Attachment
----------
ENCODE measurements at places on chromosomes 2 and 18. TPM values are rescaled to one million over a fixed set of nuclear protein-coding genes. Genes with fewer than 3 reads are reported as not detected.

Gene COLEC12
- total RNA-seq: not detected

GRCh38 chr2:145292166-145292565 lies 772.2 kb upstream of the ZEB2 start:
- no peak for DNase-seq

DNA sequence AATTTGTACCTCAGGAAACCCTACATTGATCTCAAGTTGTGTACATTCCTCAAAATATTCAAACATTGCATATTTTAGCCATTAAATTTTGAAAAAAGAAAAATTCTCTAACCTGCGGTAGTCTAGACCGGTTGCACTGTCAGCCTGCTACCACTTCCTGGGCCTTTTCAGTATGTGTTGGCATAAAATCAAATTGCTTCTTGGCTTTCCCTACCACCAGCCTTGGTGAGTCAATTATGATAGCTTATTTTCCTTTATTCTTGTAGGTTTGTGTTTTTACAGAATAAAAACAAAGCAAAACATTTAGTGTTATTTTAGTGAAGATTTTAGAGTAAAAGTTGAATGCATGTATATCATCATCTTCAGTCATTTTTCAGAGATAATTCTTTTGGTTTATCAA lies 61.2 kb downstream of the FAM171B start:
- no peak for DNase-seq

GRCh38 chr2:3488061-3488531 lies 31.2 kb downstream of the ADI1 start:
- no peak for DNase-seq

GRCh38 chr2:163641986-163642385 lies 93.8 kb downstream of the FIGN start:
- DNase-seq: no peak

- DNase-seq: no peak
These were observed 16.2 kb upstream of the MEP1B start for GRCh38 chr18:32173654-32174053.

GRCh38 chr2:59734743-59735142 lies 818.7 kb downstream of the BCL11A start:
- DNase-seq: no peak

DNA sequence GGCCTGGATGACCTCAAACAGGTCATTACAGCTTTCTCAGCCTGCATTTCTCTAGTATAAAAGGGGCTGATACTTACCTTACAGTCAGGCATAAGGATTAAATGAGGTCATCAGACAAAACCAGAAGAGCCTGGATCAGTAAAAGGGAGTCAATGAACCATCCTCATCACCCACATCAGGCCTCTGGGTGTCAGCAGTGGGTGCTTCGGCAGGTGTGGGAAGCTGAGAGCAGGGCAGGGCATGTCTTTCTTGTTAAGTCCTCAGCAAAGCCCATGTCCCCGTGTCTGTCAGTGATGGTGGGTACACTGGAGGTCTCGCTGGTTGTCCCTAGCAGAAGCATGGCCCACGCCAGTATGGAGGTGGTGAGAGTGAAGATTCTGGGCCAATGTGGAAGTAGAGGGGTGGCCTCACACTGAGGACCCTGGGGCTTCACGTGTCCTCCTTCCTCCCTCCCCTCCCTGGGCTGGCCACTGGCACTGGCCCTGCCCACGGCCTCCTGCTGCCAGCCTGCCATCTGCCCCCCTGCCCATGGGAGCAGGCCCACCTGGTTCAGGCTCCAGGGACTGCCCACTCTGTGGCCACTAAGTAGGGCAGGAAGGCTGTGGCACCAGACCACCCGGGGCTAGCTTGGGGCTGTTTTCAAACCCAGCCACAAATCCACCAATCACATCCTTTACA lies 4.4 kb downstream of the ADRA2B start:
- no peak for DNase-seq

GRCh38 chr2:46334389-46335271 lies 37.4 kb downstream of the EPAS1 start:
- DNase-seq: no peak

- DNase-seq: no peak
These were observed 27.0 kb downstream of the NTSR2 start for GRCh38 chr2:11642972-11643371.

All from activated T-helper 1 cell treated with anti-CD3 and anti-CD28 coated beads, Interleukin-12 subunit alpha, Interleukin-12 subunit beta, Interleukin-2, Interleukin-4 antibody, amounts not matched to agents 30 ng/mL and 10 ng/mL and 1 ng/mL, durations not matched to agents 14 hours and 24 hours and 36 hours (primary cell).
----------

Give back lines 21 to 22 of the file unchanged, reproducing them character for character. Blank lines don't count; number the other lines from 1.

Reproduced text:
These were observed 27.0 kb downstream of the NTSR2 start for GRCh38 chr2:11642972-11643371.

All from activated T-helper 1 cell treated with anti-CD3 and anti-CD28 coated beads, Interleukin-12 subunit alpha, Interleukin-12 subunit beta, Interleukin-2, Interleukin-4 antibody, amounts not matched to agents 30 ng/mL and 10 ng/mL and 1 ng/mL, durations not matched to agents 14 hours and 24 hours and 36 hours (primary cell).